Autumn is here bringing with it darker mornings and evenings, colder weather and the chance of snow and other conditions potentially affecting the roads and your journey time. From now until around March, it’s important to look after yourself and your car more than ever. Here’s our autumn/winter driving tips roundup.
Plan ahead and give yourself plenty of time
It’s tempting to keep under the duvet for as long as possible on a cold morning, or remain in your favourite chair by the fire until the time when you would typically set off somewhere, but driving in these conditions requires sacrifice, planning and preparation. After all, road conditions, weather and slower traffic can quite often impact journey times considerably. Make sure you’ve got enough petrol or diesel in your car’s tank before it becomes too late, as getting stranded really isn’t fun. Remember, cold temperatures and longer traffic queues require more fuel.
Don’t leave roadworthiness to chance
Ideally when it’s dry and light enough to see, take a few moments to check your car over, feeling the tyres for a decent tread depth (which provides the grip) and ensuring they are suitably inflated. Check and top up your oil, windscreen washer bottle and anti-freeze, and get your battery changed if it’s been playing up recently. It’s imperative to make sure that all the lights work, so you can be seen on the roads. Talking of lights put your dipped beams on at all times for improved safety. If you’re not confident with such vehicle checks, you could always ask a friend, relative or neighbour to help. From November 1st right up until the end of the year, all CarShop sites are offering a free winter health check, so why not book one through our website?
Ice scrapers indoors, phones suitably charged
If you usually keep your ice scraper inside your car (along with a bottle of de-icer) what will you do if you car’s doors are frozen shut and you can’t prise them apart? The solution is to buy a lock de-icer tool or to store your scraper and de-icer indoors. In case you get delayed or break down, this time of year is when it’s more important than ever to have a mobile phone with you. Just remember not to use it while you’re driving, as this is of course illegal. Why not invest in a relatively cheap in-car phone charger such as a USB version or one which works off the power socket?
Kettles are for drinks, not windscreens
Don’t use a kettle full of boiling water to try and clear your windscreen, as this might result in you cracking it. Instead, you could put a sheet, towel, newspaper, cardboard or tarpaulin over your windscreen at night, so it’s got a better chance of being ice or snow-free in the morning. When scraping your windscreen, clear as much of it as possible, not simply a tiny little patch which is just big enough for you to see through. Clear the side and rear windows too, so your visibility is as good as it can be, otherwise police can stop you, because rule 229 of the Highway Code states that motorists “must be able to see, so clear all snow and ice from all your windows”. A clean, soft broom is often great for brushing thick snow off of a vehicle.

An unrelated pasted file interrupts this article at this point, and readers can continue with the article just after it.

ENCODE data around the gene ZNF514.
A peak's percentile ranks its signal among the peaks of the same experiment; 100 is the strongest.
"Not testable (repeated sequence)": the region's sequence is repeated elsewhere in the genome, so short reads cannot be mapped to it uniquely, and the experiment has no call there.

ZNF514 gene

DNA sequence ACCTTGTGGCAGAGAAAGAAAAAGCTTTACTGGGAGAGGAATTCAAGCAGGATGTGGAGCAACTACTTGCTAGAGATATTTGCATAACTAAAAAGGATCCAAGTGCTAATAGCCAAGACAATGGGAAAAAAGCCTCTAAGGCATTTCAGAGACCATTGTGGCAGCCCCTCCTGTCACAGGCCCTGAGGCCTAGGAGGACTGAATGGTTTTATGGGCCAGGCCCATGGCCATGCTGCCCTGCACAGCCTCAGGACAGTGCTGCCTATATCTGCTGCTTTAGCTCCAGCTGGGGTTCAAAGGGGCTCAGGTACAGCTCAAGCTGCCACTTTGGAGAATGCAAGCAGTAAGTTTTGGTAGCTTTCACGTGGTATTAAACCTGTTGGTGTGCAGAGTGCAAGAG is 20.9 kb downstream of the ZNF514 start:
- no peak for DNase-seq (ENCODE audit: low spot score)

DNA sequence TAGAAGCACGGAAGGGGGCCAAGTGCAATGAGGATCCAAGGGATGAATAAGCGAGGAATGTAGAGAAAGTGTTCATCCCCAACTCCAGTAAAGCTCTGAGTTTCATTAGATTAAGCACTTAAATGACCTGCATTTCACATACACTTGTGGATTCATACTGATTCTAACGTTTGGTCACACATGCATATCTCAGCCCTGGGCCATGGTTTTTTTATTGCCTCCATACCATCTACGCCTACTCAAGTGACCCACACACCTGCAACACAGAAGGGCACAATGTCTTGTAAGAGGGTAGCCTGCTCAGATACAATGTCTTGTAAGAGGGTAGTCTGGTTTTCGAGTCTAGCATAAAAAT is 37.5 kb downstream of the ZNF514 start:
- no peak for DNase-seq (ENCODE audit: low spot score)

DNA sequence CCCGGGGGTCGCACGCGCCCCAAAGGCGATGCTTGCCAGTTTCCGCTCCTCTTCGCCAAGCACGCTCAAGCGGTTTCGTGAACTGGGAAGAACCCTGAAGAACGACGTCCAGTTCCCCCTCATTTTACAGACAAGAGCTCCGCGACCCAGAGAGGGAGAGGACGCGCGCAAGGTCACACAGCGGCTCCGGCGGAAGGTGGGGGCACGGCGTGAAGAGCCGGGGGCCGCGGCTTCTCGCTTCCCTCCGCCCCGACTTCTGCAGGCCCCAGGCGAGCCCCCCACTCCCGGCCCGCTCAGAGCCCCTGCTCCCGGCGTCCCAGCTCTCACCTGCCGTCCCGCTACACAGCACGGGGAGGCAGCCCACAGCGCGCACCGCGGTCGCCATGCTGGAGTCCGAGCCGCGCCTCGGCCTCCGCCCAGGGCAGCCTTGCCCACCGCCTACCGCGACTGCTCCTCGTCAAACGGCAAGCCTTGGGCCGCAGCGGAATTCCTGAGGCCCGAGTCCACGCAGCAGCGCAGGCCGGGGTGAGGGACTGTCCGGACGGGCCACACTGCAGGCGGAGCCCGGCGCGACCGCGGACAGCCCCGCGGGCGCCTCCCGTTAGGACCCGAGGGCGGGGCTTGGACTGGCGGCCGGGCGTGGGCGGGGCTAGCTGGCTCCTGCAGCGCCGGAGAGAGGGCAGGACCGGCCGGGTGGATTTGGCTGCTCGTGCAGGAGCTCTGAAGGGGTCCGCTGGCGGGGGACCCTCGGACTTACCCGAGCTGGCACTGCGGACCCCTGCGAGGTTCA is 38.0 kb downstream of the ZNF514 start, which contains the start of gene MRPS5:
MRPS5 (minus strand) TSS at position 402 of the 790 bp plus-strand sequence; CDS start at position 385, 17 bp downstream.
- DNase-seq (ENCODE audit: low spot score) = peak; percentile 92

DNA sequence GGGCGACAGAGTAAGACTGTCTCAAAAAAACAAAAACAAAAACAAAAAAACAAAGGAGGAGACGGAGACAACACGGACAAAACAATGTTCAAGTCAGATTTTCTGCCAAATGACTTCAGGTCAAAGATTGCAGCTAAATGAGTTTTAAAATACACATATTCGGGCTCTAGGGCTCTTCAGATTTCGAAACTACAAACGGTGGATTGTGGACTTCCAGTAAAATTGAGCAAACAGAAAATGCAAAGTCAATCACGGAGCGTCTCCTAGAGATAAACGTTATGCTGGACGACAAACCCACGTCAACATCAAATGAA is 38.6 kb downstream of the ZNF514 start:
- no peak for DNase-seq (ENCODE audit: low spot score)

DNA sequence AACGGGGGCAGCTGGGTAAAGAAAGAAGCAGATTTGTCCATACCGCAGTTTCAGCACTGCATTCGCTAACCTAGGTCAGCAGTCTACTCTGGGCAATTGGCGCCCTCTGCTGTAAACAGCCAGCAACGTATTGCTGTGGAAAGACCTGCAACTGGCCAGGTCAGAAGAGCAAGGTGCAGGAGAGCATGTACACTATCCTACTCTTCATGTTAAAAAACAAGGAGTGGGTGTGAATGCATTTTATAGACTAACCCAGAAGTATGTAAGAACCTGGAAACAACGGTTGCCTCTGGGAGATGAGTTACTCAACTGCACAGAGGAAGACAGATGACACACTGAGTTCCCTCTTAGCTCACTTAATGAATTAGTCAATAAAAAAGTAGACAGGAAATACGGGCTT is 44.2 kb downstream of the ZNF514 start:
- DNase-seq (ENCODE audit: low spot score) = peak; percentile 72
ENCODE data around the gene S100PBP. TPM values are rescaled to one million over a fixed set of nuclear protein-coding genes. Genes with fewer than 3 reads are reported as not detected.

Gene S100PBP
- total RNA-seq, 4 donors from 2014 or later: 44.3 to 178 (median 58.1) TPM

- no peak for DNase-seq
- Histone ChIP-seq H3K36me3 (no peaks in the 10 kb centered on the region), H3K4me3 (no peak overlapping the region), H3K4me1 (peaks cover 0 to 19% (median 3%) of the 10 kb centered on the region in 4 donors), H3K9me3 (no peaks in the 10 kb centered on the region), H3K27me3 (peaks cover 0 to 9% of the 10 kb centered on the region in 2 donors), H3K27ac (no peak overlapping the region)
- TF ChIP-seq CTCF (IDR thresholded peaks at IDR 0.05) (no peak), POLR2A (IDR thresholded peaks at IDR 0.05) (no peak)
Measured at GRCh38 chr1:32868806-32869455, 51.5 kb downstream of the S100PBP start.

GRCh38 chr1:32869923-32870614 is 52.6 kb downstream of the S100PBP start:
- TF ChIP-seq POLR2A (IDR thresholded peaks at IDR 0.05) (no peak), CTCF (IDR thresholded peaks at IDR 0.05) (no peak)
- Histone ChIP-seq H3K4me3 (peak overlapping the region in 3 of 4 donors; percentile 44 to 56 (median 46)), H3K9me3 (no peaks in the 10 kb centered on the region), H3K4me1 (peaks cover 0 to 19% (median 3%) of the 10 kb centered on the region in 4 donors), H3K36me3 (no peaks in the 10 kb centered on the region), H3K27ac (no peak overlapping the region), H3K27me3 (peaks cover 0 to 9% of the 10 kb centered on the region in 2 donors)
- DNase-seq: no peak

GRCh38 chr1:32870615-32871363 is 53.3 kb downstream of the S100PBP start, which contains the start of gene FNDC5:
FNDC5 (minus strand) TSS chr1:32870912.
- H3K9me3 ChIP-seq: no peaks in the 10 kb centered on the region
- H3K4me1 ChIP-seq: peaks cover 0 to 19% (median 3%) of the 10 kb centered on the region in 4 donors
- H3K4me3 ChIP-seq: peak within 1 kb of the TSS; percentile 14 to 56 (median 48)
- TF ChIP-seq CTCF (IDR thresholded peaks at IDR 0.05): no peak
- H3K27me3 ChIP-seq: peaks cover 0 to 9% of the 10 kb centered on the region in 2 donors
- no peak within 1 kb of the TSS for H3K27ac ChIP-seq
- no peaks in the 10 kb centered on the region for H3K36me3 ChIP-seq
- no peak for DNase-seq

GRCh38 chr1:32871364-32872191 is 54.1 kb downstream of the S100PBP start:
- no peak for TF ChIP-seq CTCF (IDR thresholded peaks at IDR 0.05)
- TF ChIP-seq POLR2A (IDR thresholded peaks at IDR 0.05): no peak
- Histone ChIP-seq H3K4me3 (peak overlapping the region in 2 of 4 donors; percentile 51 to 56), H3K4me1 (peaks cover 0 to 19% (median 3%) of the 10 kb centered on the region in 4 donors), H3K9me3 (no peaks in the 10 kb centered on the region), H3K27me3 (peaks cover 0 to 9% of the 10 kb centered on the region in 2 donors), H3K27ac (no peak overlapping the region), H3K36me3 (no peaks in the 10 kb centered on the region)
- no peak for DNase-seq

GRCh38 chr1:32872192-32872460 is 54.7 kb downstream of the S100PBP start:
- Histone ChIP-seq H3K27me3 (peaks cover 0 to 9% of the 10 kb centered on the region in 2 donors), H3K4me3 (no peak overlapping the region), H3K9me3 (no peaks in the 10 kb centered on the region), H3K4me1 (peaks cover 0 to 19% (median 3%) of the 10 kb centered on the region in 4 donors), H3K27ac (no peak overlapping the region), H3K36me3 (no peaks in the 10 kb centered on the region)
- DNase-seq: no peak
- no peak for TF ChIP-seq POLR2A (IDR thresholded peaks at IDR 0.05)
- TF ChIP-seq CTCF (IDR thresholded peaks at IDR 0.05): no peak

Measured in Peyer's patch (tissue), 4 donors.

Staying warm isn’t uncool
Another good idea at this time of year is to keep a fleece, woolly jumper, coat or even a blanket in the boot. Okay, it may not be the trendiest of ideas, but you’ll be thankful for some warmth if you get stranded for whatever reason. And if you’re really organised, you could even take a flask of hot drink with you if you’re going on a long journey.
Drive differently for a reason
Drivers in the autumn and winter months need to change their driving style too. This is because all kinds of weather can make driving conditions dangerous. Stopping distances are longer on wet or icy surfaces, so leave plenty of distance between you and the car in front, and drive slower in general. Black ice which cannot be seen is a risk especially in the countryside, so take extra care particularly on unlit roads. Setting off in 1st gear on snowy surfaces can result in wheel spin, so either apply less acceleration or try setting off in 2nd gear if possible.
More and more motorists in the UK are seeing the safety benefits of purchasing winter tyres, which is something we are able to advise you on and supply here at CarShop. Proper winter tyres typically improve traction when fitted to any car, especially rear-wheel drive cars, which often suffer on snow, ice and other slippery or loose surfaces. Rear-wheel drive cars are more prone to dangerous oversteer when they lose their footing, so adopting a more gentle driving style in the winter will keep you safer.
We hope our autumn/winter driving tips are useful. Driving is enjoyable for some and essential for many. Here at CarShop, we want to see as many motorists as possible get through the winter months safely. If you have any suggestions and advice to send in, we’d love to hear from you via Facebook or Twitter. Take care out there this winter.
- On: 06 November 2014
- By: CarShop
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